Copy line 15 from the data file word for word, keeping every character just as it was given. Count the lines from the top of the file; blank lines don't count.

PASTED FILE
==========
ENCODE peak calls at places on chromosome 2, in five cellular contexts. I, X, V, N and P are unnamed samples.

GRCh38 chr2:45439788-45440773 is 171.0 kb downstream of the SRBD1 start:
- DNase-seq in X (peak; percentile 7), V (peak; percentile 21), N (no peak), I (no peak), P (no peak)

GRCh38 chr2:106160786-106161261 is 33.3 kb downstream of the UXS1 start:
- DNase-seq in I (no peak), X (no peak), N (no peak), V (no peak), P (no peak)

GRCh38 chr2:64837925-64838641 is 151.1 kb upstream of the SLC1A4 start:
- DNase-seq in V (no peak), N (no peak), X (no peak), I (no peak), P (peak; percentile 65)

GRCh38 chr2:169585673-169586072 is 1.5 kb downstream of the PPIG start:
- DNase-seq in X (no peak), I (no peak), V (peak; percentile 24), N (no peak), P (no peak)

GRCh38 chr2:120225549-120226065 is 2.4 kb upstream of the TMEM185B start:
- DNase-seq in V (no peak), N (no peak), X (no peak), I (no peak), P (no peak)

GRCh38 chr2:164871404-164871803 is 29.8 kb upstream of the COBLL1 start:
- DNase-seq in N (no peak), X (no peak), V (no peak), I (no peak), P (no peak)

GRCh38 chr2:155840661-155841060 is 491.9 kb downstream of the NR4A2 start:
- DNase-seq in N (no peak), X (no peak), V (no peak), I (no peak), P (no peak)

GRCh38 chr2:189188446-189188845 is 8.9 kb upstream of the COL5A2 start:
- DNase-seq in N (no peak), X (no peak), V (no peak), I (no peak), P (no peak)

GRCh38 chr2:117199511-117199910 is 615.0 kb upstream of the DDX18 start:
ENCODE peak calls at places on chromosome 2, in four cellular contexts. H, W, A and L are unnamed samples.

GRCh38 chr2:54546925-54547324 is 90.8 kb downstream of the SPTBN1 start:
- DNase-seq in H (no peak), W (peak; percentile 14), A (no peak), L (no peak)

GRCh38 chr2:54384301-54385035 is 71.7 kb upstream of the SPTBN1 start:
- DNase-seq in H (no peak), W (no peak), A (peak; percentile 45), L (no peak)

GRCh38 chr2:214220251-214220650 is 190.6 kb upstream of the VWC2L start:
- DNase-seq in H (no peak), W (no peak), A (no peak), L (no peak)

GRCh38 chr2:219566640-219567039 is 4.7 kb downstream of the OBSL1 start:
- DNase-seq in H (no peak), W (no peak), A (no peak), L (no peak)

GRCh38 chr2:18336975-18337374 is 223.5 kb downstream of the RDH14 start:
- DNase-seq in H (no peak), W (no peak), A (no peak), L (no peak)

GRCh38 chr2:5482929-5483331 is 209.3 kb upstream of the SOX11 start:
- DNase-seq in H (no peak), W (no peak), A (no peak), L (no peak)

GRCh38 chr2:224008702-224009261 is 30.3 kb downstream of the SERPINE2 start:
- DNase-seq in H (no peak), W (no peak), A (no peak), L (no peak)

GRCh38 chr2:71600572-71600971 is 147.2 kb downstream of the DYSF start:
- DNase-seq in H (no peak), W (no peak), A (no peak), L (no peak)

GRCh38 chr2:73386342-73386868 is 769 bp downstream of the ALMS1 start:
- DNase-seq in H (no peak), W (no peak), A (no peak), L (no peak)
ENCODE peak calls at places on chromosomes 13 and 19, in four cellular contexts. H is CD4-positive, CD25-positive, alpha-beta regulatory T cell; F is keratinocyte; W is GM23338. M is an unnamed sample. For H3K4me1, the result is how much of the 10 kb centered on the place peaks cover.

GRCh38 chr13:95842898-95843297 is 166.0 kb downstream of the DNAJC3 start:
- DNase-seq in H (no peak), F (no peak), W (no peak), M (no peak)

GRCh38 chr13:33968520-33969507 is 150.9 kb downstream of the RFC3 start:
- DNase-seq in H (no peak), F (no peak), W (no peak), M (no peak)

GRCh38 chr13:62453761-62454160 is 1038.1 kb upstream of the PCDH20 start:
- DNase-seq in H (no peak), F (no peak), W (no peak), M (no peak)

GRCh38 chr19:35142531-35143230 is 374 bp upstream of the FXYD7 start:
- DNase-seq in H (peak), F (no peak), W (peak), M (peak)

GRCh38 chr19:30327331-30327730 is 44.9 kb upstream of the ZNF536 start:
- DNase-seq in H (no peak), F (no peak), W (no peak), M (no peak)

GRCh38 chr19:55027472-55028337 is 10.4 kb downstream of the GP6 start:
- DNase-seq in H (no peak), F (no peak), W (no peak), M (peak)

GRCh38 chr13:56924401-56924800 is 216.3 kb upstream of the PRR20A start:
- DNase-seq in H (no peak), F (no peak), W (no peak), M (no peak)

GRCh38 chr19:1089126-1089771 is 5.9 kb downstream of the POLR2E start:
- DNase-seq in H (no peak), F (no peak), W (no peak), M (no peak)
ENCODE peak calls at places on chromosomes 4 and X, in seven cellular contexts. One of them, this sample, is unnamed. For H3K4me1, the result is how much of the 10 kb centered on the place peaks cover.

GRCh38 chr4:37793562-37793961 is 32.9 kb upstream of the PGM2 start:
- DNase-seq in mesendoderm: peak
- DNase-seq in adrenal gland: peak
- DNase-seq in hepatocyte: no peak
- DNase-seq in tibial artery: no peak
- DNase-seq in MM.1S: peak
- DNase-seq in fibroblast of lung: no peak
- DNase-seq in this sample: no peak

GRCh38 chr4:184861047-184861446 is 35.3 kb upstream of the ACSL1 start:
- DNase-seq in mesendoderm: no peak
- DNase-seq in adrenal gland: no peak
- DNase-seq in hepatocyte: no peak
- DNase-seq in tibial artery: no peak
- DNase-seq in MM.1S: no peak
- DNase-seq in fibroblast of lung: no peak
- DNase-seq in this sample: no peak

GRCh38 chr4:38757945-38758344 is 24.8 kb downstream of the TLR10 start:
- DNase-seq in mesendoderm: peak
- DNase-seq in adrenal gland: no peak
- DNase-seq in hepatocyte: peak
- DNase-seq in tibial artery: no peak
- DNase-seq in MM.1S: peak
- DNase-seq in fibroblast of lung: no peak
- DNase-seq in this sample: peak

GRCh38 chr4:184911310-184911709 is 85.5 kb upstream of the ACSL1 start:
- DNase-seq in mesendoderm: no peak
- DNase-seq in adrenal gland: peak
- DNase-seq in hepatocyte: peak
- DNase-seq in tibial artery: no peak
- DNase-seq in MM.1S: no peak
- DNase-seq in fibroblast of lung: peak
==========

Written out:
- DNase-seq in N (no peak), X (no peak), V (no peak), I (no peak), P (no peak)